Posts Tagged ‘Federal 6th Circuit’

Fed 6th Circuit reviews use of miniature horse as service animal under ADA and FHAA (Part II – FHAA claims)

August 27th, 2015

by Gary Taylor

Anderson v. City of Blue Ash
Federal 6th Circuit Court of Appeals, August 14 2015

[Note: This is Part II of a lengthy case.  Yesterday’s post gives the facts of the case and reviews the decision on the Americans with Disabilities Act claims.  Today’s post is on the Fair Housing Act Amendments claims.]

The FHAA makes it unlawful to “discriminate against any person in the terms, conditions, or privileges of sale or rental of a dwelling, or in the provision of services or facilities in connection with such a dwelling because of a handicap,” which includes “refusal to make reasonable accommodations in rules, policies, practices, or services when such accommodations may be necessary to afford such person equal opportunity to use and enjoy a dwelling.”  The courts have interpreted this to allow three different types of claims: (1) reasonable accommodation, (2) disparate treatment, and (3) disparate impact.  The Anderson made arguments on all three.

Reasonable accommodation. Unlike the ADA, the FHAA does not have minimum regulatory requirements for animals to qualify as a reasonable accommodation.  Under this FHAA claim, a municipality has an affirmative duty…”to afford its disabled citizens reasonable accommodations in its municipal zoning practices if necessary to afford such persons equal opportunity in the use and enjoyment of property.” The city argued that C.A. did not need therapy with a horse at her house but rather could travel to a local farm or stable.  It also argued that accommodation at the house was unnecessary because C.A. can ambulated and otherwise function without the horse.  The Andersons contended that the accommodation was necessary for C.A. to play independently in her backyard as a non-disabled child could, and that therapy at a farm or stable is no substitute for therapy at home.

The 6th Circuit found that summary judgment for the city (as was granted by the district court) was inappropriate because there were sufficient facts to indicate that the Andersons might win at trial.  In so ruling, the 6th Circuit observed that the FHAA requires accommodations “that are necessary to achieve housing equality, not just those accommodations that are absolutely necessary for the disabled individual’s treatment or basic ability to function.”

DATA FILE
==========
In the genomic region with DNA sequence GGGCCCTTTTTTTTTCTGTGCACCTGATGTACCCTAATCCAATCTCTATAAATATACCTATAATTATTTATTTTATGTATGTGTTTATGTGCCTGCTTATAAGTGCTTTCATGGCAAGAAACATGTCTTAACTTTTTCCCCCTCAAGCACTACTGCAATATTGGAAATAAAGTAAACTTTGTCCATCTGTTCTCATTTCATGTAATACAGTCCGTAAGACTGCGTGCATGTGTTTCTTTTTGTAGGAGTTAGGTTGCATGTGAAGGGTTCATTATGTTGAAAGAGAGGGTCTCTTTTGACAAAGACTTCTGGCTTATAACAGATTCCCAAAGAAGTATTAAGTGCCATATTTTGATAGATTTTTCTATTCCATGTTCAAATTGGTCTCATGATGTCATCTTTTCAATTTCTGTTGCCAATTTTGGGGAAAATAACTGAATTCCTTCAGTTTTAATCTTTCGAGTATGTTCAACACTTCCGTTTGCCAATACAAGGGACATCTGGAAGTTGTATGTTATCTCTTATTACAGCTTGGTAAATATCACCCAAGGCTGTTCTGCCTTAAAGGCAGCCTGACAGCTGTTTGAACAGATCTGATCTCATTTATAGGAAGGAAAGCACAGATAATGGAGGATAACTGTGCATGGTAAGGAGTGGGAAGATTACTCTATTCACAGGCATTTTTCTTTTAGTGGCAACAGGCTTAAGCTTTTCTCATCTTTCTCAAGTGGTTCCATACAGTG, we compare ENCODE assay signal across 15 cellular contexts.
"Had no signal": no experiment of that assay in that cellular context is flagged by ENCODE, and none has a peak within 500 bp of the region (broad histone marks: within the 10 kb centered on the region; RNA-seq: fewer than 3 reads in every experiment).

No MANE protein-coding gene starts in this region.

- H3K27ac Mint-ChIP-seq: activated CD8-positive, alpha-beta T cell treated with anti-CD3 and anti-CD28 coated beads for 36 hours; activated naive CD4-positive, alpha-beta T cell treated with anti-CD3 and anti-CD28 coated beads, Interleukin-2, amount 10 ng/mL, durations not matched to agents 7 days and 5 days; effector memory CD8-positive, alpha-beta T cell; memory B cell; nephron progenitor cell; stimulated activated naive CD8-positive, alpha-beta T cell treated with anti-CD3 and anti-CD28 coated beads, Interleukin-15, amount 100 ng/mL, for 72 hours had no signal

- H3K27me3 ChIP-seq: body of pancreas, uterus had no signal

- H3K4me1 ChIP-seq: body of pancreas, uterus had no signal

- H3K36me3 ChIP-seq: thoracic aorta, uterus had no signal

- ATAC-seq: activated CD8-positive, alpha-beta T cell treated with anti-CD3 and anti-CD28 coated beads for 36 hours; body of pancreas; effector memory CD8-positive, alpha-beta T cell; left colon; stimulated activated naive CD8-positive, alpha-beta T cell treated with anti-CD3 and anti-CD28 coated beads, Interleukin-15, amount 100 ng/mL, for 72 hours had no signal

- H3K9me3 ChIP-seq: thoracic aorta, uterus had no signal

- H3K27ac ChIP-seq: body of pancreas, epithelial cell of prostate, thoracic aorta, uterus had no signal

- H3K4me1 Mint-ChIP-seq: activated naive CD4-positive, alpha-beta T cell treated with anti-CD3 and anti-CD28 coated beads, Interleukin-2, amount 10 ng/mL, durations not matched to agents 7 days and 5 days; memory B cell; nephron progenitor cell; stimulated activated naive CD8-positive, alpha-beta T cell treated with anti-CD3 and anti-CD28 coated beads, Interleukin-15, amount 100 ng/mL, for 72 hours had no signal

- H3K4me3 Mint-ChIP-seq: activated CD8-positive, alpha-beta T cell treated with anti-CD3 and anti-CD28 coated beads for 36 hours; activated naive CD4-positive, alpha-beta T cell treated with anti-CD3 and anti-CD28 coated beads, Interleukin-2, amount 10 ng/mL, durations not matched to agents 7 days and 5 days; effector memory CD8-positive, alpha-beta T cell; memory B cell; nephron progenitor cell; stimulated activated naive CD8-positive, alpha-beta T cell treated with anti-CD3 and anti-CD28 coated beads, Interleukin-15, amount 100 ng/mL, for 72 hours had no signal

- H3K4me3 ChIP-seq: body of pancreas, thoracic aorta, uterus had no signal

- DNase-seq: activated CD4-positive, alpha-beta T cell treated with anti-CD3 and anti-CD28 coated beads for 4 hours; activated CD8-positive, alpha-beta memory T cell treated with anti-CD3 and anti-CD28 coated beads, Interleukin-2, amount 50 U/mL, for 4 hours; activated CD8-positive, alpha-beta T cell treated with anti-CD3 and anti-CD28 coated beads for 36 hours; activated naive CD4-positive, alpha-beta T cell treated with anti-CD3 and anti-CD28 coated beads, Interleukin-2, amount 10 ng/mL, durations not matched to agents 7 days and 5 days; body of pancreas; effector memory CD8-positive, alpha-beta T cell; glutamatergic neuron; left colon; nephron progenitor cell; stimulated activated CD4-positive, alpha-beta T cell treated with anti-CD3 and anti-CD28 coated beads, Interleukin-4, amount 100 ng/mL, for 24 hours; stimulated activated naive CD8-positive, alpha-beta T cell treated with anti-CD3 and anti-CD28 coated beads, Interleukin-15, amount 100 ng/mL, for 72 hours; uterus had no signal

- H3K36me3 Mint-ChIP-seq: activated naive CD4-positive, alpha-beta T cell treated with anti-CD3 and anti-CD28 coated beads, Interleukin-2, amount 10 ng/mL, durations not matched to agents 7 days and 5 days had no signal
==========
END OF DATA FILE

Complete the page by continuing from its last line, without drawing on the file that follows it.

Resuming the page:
As to the “reasonableness” of the accommodation, the 6th Circuit found that factual issues “pervade the question of the accommodation’s reasonableness.”  The record needs more development on whether C.A.’s therapy would be diminished by traveling to receive therapy at another location, and whether the city’s zoning scheme would be “fundamentally altered” by allowing the horse.  “Requiring public entities to make exceptions to their rules and zoning policies is exactly what the FHAA does…[it doesn’t mean that] any modification permitting a horse necessarily amounts to a fundamental alteration.”

Disparate treatment.  This claim failed for the same reason that the Anderson’s claim for intentional discrimination under the ADA failed: there was no evidence that the city harbored discriminatory animus against the disabled.

Disparate impact.  This claim also failed.  The Andersons failed to recognize that the ordinance in question specifically exempts any animals protected by federal law, including the FHAA; thus it has less of an impact on disabled individuals than on the general public.

The 6th Circuit reversed the district court’s grant of summary judgment and remanded for further proceedings.

Americans with Disabilities Act, Fair Housing Act, Federal courts , , ,

Fed 6th Circuit reviews use of miniature horse as service animal under ADA and FHAA (Part I – ADA claims)

August 26th, 2015

by Gary Taylor

Anderson v. City of Blue Ash
Federal 6th Circuit Court of Appeals, August 14 2015

[Note: This is a lengthy case, but it is a good review of issues with “unusual” service animals that occasionally arise.  Today’s post is on ADA.  Next post will be on FHAA]

Ingrid Anderson’s minor daughter (initials C.A.) suffers from a number of disabilities that affect her ability to walk and balance independently.  She keeps a miniature horse at her house as a service animal.  The horse enables C.A. to play and get exercise in her backyard without assistance from an adult.